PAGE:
The Chisapani Gadhi is a fort in Bhimphedi, Makwanpur that was built around 1744–1745 AD. The fort was controlled by the Sen Dynasty but after the Gorkha Kingdom (later became known as the Kingdom of Nepal) captured Makwanpur they used the fort for the military, administrative, trade and immigration purposes. King Prithvi Narayan Shah used it to create an economic blockade to the Kathmandu Valley. According to historians, the fort had a court, a check post, and an office for a local governor. During the Anglo-Nepalese War, commander Ranabir Singh Thapa deployed many soldiers inside the fort. But the forces did not directly face the East India Company. Thapa at the Makwanpur Gadhi stopped the Company troops from getting into the fort, and they subsequently went moved to capture the Sim Bhanjyang instead.
Nepali: चिसापानी गढी
The big cannon located at the fort.
The fort also contains a Bhariva Temple. Females are not allowed to go inside the fort. The ancient rule is still practised. There is a myth circulating that if a woman enters they might die or become unlucky. Some local residents say that the sound of the big cannon firing caused miscarriages. Journalist Durga Lamichhane went inside the fort and the temple many times, and she said that the local residents created a rumour that she had died. Women's rights activists have spoken out against this in the past. The caretaker of the fort told that "the sight of women, the weaker sex, inside the fort tended to weaken the soldiers in their resolve".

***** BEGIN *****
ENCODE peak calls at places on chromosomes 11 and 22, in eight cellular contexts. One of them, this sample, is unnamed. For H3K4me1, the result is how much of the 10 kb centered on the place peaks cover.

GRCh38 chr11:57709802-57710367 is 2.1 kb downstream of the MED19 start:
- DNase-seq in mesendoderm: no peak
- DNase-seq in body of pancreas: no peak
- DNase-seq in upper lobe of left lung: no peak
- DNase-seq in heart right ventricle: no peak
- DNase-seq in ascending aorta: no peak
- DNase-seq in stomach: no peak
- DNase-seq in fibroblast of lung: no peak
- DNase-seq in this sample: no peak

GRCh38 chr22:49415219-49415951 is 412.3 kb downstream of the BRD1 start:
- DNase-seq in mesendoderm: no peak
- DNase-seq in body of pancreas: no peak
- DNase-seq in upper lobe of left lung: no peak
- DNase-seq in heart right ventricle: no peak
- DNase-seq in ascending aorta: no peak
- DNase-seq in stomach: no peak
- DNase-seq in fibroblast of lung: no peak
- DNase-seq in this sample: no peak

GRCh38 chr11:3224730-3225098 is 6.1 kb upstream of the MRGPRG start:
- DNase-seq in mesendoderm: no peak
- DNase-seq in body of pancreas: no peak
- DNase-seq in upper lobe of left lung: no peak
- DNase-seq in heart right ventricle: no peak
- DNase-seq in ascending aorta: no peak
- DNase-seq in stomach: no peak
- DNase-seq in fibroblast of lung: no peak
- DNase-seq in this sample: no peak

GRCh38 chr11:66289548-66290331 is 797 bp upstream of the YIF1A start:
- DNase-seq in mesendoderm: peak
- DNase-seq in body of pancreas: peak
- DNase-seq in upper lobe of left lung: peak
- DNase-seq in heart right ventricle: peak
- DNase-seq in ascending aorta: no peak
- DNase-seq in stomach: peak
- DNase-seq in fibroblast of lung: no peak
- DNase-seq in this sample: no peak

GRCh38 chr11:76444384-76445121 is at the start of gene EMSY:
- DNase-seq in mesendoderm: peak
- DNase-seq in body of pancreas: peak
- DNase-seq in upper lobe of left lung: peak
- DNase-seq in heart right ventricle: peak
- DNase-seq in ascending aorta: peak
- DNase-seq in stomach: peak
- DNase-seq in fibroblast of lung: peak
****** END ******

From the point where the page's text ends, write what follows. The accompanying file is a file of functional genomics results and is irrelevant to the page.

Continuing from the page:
Cannons and iron-balls located at the fort are preserved. In 2019, The Kathmandu Post reported that the Gadhi was being renovated. The government gave one million Nepalese rupees (NPR); the Bhimphedi Rural Municipality added 600,000 NPR, and the provincial government funded three million NPR to restore the site. ECS Nepal described the fort as it "looked in a pitiably run-down state".
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